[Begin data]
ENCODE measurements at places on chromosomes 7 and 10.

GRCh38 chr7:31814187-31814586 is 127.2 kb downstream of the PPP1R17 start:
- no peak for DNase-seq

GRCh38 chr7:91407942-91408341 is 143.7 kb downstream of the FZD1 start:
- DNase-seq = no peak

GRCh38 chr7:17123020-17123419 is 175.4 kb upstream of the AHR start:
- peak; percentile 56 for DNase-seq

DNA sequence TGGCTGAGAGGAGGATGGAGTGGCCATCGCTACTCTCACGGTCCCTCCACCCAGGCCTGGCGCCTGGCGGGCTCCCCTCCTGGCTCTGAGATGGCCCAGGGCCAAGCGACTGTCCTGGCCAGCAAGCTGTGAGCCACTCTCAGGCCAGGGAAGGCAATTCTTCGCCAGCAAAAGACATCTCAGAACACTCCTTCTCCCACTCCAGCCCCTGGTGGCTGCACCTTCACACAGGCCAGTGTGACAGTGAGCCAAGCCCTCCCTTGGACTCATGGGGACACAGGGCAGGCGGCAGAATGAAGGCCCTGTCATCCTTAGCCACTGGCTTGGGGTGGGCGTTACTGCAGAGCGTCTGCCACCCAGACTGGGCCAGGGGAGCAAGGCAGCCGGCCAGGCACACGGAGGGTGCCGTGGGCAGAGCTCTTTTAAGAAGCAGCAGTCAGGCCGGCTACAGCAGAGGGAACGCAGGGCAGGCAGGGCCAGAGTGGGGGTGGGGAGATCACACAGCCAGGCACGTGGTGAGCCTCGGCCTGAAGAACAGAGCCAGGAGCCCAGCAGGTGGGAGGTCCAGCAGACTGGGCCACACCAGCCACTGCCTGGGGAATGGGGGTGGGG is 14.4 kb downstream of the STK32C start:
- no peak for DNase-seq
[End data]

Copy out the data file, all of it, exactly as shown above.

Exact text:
ENCODE measurements at places on chromosomes 7 and 10.

GRCh38 chr7:31814187-31814586 is 127.2 kb downstream of the PPP1R17 start:
- no peak for DNase-seq

GRCh38 chr7:91407942-91408341 is 143.7 kb downstream of the FZD1 start:
- DNase-seq = no peak

GRCh38 chr7:17123020-17123419 is 175.4 kb upstream of the AHR start:
- peak; percentile 56 for DNase-seq

DNA sequence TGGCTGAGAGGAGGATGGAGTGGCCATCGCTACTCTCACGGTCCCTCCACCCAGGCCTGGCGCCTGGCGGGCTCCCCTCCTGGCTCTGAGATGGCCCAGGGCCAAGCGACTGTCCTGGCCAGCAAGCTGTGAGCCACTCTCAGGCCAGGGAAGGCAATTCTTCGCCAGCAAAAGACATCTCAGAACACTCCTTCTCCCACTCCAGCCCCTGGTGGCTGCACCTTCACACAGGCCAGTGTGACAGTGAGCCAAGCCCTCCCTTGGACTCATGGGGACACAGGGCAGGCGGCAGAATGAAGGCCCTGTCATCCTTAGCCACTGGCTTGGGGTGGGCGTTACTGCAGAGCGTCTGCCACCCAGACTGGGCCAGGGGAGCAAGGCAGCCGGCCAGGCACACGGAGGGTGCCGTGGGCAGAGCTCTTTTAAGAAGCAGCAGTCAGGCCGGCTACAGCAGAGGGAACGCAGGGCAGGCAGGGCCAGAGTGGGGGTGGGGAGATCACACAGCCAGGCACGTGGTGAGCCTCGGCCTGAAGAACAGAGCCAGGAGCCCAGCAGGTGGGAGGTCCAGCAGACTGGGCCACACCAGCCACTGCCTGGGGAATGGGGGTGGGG is 14.4 kb downstream of the STK32C start:
- no peak for DNase-seq